Appealing to multiple generations isn't always about following fads and being trendy, something Mark Dumler and his team understand. Instead of changing their culture to appeal to specific generations, they focus on how they can instill values like humility and curiosity in the emerging workforce and encourage each generation to learn from one another. RK&K has excellent tenure and frequently has anniversary parties celebrating 20 years of service. Seeing that kind of celebration appeals to younger employees who begin to consider the value of longevity and stability, rather than job hopping. They also pair senior leaders with younger employees to serve as mentors with the goal of training up the next generation of leaders.
Reflect: What does your organization do to celebrate and include all employees, regardless of generation?
7) Foster Connection & Belonging
That's why I loved Mark's response to how RK&K defines engagement:
“We call it belonging. People have a sense of belonging and feel like they’re a part of something."
All of us want to feel like we belong to something, to know that we are wanted and that we are contributing. We need opportunities to come together and be with each other, to get to know each other beyond our titles. Both RK&K and Brightview make community-building a priority and prioritize a whole person approach to wellbeing.
RK&K hosts two annual meetings for senior directors so they can network and talk to people internally. People want to get out of the conference room and into social settings where they can just be human and connect with one another. They also have a variety of social events, special interest groups - like their award-winning Women's Leadership Forum - and countless other opportunities to connect, have fun and learn together.
Mark shared how RK&K uses both technology and old school methods of communication to create connection across their 25+ offices. They recently started putting out a weekly video newsletter called The Herd (including a blooper reel in the credits!). They also send out a newsletter called The Chronicle that features pictures of employees who take RK&K's mascot – a buffalo stuffed animal – on vacations with them and take pictures of it. They publish family stories and photos to create a more familial feel across the company. RK&K has found a mix of old school, print communication and video to be particularly effective in reaching their dispersed workforce.
Brightview is also committed to fostering community. They organize an annual 3-day leadership conference of nearly 400 people, bringing together both the home office team of 150 people and community directors. They started hosting communication lunches where several executives have lunch with a handful of associates and ask them how things are going. One of the takeaways from those lunches was a request for more support by the communities. They were given the support staff they needed, but leadership wouldn’t have known about that need if they weren’t regularly connecting with the associates. In addition to those more formal connection opportunities, Brightview offers a wide range of social activities and team challenges for associates to bond.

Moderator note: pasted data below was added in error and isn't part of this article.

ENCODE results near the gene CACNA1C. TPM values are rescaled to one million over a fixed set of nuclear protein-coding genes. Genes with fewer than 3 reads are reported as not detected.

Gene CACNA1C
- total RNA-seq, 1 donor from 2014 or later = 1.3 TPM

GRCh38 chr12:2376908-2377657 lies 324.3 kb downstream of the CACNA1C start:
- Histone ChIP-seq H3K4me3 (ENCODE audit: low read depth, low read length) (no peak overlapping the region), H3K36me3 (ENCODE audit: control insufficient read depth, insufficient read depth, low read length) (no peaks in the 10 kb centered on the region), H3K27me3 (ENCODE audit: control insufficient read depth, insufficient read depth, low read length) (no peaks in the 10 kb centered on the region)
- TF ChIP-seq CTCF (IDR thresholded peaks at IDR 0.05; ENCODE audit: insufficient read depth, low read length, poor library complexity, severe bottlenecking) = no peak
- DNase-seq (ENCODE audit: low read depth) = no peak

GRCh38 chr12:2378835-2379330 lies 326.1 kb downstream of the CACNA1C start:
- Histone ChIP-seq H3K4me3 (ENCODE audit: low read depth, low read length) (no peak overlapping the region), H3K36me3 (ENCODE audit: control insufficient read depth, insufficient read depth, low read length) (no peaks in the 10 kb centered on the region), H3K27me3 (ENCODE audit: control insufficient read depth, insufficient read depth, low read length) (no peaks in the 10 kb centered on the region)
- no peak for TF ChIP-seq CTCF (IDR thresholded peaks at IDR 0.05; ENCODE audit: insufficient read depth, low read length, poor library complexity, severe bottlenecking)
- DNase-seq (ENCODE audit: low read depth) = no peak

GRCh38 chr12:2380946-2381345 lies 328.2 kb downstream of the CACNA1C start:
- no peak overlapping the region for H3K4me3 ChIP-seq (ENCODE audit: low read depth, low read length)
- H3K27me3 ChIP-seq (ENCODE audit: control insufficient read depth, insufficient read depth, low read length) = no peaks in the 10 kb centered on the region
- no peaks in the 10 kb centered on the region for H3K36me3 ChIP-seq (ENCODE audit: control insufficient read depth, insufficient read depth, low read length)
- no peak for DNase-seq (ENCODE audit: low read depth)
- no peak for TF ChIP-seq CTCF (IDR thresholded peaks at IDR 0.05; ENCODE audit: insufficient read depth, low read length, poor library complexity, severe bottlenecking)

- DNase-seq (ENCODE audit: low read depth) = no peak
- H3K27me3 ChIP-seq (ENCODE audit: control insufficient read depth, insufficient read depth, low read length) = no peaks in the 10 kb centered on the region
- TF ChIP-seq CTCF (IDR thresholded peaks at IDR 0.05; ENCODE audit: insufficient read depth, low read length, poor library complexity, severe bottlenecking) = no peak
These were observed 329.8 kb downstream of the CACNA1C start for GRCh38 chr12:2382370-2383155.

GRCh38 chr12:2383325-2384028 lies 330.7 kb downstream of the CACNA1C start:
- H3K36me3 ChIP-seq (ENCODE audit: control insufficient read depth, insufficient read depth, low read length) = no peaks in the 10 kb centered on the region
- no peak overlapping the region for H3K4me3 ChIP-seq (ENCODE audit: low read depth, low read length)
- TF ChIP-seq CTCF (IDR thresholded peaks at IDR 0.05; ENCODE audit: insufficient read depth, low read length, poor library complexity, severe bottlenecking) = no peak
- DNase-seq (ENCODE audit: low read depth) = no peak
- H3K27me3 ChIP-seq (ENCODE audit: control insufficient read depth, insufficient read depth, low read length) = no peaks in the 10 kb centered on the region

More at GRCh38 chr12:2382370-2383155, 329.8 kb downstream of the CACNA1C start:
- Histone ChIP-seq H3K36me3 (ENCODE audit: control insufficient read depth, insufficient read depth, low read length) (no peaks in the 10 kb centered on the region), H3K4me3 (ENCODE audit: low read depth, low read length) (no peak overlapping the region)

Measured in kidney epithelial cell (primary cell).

Reflect: What does your organization do to foster a culture of connection, community and belonging? Involve your people in the process and ask them for ideas, if you're feeling stuck!
The Bottom Line
Shaping company culture is everyone's responsibility, and protecting and preserving it is heavily influenced by leadership. Top workplaces are led by visionary leaders who put people first and value, practice and prioritize intentionality, curiosity, humility, transparency, inclusion, connection and belonging. These leaders recognize that going slow and steady wins the race and that great cultures don't happen by default; they happen by design.
Reflect: What are you doing to intentionally shape your company's culture and lead by example?
Looking for a New Role?
If you're interested in learning more about open positions at either of these organizations and at our company, SIG, which has also been recognized as a Best Place to Work, check out the links below:
SIG is an innovative, people-focused, benefits consulting firm that guides and supports organizations like RK&K, Brightview Senior Living, and others become employers of choice. We represent the Baltimore office of the Alera Group, a national benefits consulting firm with reach across all 50 states. To learn more about how we support organizational culture and award-winning benefits, visit our website here or send me a message. I'd love to chat!